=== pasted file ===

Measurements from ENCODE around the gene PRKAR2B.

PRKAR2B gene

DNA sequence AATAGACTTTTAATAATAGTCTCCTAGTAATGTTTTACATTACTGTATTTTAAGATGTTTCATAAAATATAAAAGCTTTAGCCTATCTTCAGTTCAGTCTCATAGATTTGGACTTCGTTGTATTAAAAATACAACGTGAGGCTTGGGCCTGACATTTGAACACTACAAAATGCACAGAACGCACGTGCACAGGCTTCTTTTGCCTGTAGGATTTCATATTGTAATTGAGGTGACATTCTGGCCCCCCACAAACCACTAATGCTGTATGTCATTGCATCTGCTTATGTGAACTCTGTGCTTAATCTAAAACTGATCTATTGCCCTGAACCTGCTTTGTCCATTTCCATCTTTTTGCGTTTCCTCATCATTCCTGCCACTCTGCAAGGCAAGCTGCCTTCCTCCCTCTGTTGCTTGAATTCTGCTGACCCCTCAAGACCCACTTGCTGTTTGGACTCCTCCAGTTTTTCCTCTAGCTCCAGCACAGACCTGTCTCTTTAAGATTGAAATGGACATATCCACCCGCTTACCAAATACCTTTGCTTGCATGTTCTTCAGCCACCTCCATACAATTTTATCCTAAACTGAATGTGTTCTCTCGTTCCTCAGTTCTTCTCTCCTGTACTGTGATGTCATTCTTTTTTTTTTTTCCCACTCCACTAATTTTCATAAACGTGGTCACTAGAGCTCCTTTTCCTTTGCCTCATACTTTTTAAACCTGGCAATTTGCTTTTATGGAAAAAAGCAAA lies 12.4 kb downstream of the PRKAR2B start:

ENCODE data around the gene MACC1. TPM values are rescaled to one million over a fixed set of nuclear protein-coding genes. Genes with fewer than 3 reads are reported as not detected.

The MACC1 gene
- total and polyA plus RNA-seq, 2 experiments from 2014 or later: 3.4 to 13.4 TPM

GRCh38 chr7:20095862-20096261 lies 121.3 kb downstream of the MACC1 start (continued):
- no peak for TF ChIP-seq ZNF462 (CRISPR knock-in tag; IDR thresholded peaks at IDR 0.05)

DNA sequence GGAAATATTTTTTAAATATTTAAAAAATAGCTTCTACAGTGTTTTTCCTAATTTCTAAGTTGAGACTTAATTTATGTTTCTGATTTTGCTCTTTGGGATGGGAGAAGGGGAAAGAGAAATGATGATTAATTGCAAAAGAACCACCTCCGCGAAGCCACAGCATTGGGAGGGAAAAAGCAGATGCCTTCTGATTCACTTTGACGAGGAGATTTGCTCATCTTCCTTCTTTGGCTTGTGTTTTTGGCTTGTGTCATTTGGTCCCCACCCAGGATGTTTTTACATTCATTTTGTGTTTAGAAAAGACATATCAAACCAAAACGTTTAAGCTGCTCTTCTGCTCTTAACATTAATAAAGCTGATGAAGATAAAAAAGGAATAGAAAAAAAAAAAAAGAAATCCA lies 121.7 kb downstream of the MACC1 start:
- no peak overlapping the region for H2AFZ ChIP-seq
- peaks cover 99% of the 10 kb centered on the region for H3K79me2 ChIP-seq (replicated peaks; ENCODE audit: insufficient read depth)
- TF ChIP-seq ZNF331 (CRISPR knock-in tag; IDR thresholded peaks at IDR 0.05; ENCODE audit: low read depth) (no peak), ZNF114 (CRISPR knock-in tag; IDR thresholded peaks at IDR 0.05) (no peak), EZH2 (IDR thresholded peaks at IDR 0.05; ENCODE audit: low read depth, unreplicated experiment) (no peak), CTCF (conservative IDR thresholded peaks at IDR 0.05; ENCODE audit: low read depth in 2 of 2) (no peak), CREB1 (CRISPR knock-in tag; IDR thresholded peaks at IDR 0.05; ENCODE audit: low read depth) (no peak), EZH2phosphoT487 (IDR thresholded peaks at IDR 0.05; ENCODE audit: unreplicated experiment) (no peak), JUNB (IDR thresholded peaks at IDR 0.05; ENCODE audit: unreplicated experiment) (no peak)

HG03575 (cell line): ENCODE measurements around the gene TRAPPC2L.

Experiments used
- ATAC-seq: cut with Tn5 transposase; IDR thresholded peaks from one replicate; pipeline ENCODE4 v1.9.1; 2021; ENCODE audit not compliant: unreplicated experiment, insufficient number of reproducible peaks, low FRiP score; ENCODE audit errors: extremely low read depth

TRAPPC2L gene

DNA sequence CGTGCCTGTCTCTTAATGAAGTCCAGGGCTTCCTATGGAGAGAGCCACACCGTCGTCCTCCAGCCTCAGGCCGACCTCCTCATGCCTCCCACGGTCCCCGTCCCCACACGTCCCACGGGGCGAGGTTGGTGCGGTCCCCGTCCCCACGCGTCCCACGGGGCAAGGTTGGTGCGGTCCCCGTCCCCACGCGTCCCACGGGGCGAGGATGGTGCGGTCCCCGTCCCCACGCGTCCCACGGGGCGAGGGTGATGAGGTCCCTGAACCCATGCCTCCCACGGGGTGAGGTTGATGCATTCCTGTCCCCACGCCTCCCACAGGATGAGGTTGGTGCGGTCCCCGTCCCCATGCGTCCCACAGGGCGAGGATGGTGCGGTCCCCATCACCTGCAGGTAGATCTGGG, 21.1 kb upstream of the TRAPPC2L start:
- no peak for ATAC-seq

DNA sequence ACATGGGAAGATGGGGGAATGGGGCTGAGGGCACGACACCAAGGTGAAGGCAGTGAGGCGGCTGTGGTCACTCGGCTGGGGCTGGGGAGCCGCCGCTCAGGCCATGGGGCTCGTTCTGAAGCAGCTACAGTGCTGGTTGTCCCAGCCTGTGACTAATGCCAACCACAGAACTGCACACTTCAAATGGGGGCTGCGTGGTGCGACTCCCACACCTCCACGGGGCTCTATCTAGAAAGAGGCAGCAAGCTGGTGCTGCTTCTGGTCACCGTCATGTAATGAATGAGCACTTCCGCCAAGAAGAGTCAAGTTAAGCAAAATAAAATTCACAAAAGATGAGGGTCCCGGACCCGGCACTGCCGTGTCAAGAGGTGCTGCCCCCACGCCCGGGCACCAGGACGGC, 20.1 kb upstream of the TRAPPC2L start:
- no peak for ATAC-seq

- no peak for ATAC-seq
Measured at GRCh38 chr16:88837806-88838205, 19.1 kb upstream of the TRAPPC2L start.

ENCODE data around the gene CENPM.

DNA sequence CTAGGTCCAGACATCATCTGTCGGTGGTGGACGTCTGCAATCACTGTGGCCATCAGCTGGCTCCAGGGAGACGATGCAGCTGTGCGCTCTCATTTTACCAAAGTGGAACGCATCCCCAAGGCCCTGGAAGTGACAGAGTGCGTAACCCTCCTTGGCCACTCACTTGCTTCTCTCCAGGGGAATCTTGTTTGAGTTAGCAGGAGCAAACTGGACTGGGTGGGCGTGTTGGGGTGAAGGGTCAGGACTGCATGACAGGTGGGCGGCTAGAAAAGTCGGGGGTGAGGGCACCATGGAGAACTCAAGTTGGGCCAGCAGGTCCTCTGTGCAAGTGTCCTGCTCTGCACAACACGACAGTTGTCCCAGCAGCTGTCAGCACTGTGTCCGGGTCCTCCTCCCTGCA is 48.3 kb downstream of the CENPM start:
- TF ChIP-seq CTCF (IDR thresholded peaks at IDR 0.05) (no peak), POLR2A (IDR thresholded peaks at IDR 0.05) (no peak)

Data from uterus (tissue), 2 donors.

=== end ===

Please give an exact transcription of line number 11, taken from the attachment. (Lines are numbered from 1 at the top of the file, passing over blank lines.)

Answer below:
- peaks cover 99% of the 10 kb centered on the region for H3K79me2 ChIP-seq (replicated peaks; ENCODE audit: insufficient read depth)